Now that $7,500 doesn't look so great, does it? For some of these schools, that wouldn't even cut tuition in half. Although, again, I have no idea how this program would work. These schools could conceivably pick up the tab for costs that go above the voucher money in an effort to promote the program. Oh, wait a minute:
Bush did not use the word "voucher," instead calling the tuition grants "scholarships."So anyway, vouchers could be a very good thing for poor students, if it means they get a free ride to an expensive private school.
But I think it's bad for kids who get left behind in public schools. The theory is: a voucher system that allows for more school choice fosters more competition and forces the public schools to improve. But that theory seems to be rooted in the idea that a public school system operates like a business. It doesn't; public schools exist solely to educate children, not turn a profit or satisfy shareholders. The motivation in a public school system is supposed to be education, and that's it. The number of kids attending the school isn't supposed to matter in the classroom.
I could see how it might matter to school system administrators, whose jobs would presumably be on the line as more kids are pulled out of public schools. But does anybody think the administrators in the D.C. system will all of a sudden be motivated by competing with private schools for students?
Hello!? These are the same people who are too busy using city credit cards to make personal purchases at Best Buy to educate their students. They'll probably be happy to have fewer kids roaming the halls; it would mean fewer distractions from playing Unreal Tournament.
The D.C. school system is filled with corruption and incompetence from top to bottom; it seems to me the worst place to try to prove that competition will help public schools, simply because nobody seems to care enough to fix it in the first place. I suppose it's possible that pulling students out might finally convince them that the entire bureaucracy is flawed and needs to be reorganized and rethought, but why should it take subsidizing a private/religious school education to do it? Why aren't the people and politicians of D.C. motivated right now to overhaul such an obviously failed system? I just can't conceive that throwing vouchers into the mix and removing students is going to change any of that.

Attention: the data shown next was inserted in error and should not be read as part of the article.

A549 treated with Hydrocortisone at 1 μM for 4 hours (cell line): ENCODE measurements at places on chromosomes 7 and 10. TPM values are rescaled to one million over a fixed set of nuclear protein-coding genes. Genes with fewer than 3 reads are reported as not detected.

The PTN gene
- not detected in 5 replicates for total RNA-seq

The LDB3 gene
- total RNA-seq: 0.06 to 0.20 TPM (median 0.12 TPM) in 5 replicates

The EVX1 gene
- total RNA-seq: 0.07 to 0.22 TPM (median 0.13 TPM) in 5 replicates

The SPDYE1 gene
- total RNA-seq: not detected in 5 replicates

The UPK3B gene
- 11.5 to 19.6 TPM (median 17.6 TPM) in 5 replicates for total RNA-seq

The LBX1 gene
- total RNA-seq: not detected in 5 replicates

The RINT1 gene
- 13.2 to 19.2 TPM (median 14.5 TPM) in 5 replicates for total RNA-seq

One of the reasons I'm skeptical of this plan is because of my own high school experience. I actually attended an Episcopalian private school from 7th grade through the middle of 9th grade. The tuition was high (I had a need-based scholarship), the campus was beautiful, and the facilities were pristine. And it was absolutely the worst experience of my life. The other students made my life miserable; the teachers ignored my pleas for help; my grades and my self-esteem dropped lower than they had ever been. In the one move of mine I am most proud of (so far this lifetime), I pulled myself out of that school and enrolled in a local public school, which was the college prep magnet in the poor part of town. The building was ancient; the floors hadn't been swept since the 1950s; equipment was often stolen out of the classrooms. But my grades and my outlook improved because I was around other kids who wanted to learn, and I was around teachers who were willing to give me individual attention when I needed it. Private school wasn't the answer for me; I actually went to a public school that got it right (and was ranked in the top three high schools in the country in a recent Newsweek article).
I think our main educational failing is that we spend too much education money on administrators, school boards, standardized tests, research, etc, and not enough on the classroom: teachers' salaries, books, computers, equipment, etc. We keep trying to find more ways to bureacratize and standardize the educational experience, and "prove" that our kids are learning at a certain rate, and in the process we ignore the actual student.
Learning can't be standardized; it's perhaps the most individualistic experience there is. I think teaching must be tailored to individual students as much as possible to be successful. Instead of conducting grand social and economic experiments on our kids (that means you, vouchers), we've got to focus more on the individual students' needs if we want to teach them properly. Let's get our kids to want to learn by paying more attention to their individual needs.